March snow

haiku story

gray Sunday morning
in spite of springing forward
it begins to snow

first time all winter
big white flakes now descending
on riotous blooms

purple-pink redbuds
bright yellow forsythia
pollen-laden pines

suspend certainty
while birds rush in, unafraid
of crystallized grass

melting away in soft earth
—seems a sheer delight

to countless robins
hopping with newfound vigor
and the cardinal

on a blood-red blaze
toward the bare crape myrtle
where his mate awaits

and dark-eyed juncos
living up to their nickname
ground-flitting snowbirds

while papa house finch
forages in the clover
on the old dog’s grave

for seeds he’ll carry
to mama finch on the nest
incubating eggs

bluebird on the gate
ruffles his blue-flame feathers
in exultation

two crows come and go
strangely silent, for they know
the benediction

Carolina wren
hidden somewhere in the pines
sings Holy Holy

the earth’s aflutter
with myriad wings and things
returning blessing

in spite of the snow
life springs forward, brightening
gray Sunday morning

2020-0417_CentreCoPA_WestMain_Eastern Bluebird in the snow -01amOBX. CC BY-NC 2.0.


with thanks to Two Writing Teachers for the monthlong Slice of Life Story Challenge

18 thoughts on “March snow

  1. Fran, such beauty in all of the irony of the changing of seasons. The flippancy and uncertainty we feel about that crystallized glass the birds you love so dearly are doing their bird things, singing praise in the cold with Holy Holy. The redbird’s flash of wing on the way to his mate brings rich imagery that there is also cozy warmth despite the snow and cold. Even under gray skies, you help us remember that there is much life springing forward even if old man winter tries to stand his ground. And you know I love a Haiku! I wrote one about a special gift Dad gave me from his attic that I will share one day this week – you are inspiring with the economy of words in powerful ways!

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    • I shall look forward to the haiku about the gift from your Dad, Kim – my curiosity is piqued! The short bursts of the form just seemed to fit the scene of the birds and their activity in the snow – they were undeterred and, in fact, almost seemed to revel in this short-lived and beautiful snowfall, here on the cusp of spring.


  2. Beautifully crafted…small moments that fit together like a blanket. I particularly like the bluebird on the gate ruffling his blue-flame feathers in exultation. That’s quite the image — no photo required. And the crows in silent awe are remarkable too, since they and the mourning doves tend to be the only big talkers on my walks in the burbs.

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    • At first I had “flame” with the cardinal in an attempt to capture his amazing brightness, but when I got to the bluebird, I needed the word and had to give it to him instead. Yes, the crows are usually pretty loud…and I’ve seen the doves all around; they aren’t as vocal at present.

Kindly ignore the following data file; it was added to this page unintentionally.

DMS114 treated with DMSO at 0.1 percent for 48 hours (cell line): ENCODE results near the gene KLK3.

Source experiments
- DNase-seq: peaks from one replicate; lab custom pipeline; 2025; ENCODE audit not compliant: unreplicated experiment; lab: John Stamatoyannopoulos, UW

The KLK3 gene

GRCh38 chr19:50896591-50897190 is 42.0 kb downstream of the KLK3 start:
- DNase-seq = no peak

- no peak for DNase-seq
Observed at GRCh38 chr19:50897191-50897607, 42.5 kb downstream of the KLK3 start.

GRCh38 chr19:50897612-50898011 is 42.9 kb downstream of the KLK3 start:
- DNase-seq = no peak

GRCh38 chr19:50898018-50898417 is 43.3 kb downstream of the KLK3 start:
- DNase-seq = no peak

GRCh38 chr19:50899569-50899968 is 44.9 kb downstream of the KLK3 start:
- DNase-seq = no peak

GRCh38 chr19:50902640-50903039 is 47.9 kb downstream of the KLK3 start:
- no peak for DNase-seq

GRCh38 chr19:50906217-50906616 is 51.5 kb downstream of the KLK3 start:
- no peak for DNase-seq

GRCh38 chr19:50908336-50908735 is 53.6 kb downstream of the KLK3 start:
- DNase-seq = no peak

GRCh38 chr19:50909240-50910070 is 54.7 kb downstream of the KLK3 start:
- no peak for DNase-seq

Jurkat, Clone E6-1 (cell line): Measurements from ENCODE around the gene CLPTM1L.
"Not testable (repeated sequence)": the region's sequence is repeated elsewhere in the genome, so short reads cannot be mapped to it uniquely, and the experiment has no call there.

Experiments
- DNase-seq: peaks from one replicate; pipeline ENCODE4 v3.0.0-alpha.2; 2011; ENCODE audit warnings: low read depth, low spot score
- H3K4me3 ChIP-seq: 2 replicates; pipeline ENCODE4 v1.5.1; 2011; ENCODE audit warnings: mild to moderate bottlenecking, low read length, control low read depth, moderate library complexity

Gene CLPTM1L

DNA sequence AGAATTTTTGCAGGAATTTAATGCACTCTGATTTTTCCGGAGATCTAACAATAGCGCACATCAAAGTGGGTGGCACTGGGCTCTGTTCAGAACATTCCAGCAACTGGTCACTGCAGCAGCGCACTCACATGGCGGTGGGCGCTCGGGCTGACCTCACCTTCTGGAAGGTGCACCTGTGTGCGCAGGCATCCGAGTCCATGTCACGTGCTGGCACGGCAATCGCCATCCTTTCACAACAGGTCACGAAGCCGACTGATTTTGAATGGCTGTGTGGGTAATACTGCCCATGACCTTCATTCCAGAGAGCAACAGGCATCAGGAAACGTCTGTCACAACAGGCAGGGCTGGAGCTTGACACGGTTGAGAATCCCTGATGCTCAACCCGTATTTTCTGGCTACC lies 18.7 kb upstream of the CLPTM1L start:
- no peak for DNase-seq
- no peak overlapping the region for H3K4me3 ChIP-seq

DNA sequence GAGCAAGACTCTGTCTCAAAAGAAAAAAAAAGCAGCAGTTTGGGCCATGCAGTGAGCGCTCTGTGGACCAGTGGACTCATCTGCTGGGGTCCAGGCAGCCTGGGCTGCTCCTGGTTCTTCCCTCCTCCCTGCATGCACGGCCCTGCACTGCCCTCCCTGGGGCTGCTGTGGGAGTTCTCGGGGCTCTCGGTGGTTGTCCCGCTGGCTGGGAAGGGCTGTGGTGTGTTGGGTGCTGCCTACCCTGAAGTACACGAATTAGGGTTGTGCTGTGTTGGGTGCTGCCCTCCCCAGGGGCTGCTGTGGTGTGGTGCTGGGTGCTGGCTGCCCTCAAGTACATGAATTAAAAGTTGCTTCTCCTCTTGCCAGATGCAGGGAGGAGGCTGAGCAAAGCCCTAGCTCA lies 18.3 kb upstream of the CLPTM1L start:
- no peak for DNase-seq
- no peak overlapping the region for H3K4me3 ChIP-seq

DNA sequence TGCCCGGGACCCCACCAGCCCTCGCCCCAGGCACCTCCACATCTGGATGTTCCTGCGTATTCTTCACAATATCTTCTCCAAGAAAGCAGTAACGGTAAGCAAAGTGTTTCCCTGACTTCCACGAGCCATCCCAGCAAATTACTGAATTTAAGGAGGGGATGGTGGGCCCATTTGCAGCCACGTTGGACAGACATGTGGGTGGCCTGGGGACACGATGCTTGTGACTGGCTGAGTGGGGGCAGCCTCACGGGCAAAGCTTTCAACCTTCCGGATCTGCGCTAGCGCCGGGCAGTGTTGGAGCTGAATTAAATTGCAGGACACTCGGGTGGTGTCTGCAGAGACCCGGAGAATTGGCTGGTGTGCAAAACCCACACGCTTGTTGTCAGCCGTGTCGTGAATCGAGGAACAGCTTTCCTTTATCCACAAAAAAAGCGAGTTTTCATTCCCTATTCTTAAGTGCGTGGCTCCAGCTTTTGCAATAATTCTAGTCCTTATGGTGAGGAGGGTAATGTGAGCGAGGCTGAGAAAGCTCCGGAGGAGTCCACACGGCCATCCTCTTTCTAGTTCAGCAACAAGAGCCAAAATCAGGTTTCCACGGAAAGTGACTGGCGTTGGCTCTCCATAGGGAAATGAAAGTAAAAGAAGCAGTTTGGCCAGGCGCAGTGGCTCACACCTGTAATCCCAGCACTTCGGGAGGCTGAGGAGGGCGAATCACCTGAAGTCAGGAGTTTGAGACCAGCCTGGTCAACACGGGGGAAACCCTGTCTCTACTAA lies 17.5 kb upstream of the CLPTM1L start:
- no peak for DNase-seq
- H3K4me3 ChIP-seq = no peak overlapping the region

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  3. Your bird theme continues–what a winged menagerie you are privy to! I love the juxtaposition of the colorful birds and plants with the white snow in this poem–and the use of haiku in an extended manner. I am writing in pre-dawn darkness and your offering brings light to my morning.

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  4. Wonderful poem that captures all the differing bird personalities, carrying on with life in the falling snow. Such vivid colours and the power of your first and last verse with the ever present promise of spring, despite the snow.

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  5. “The earth’s aflutter.” Your words are beautiful. Maybe I’ll try a haiku story. I miss the redbuds we had in our yard growing up. Hope your snow is short lived and doesn’t damage the riotous blooms.

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  6. Oh, Fran, I feel like I am watching out your window with you identifying the birds for me. What a lovely haiku story of a springtime snow and the wonders and beauty of the birds. My favorite was the cardinal “on a blood-red blaze” toward his mate.

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  7. Hi Fran! Love your feathered backyard neighbors – so wonderfully drawn – I can see them all so vividly. I have been having so much fun crafting my bird poems. Yesterday was the first time that I saw a mockingbird! I was so excited! Thank you for this bird’s eye view!

    Liked by 1 person

    • A mockingbird! I know you were thrilled. Once upon a long time ago my great-aunt found a blue jay nestling on the ground and raised it. He had a perch in her house and rode her shoulder when she was outside gardening.

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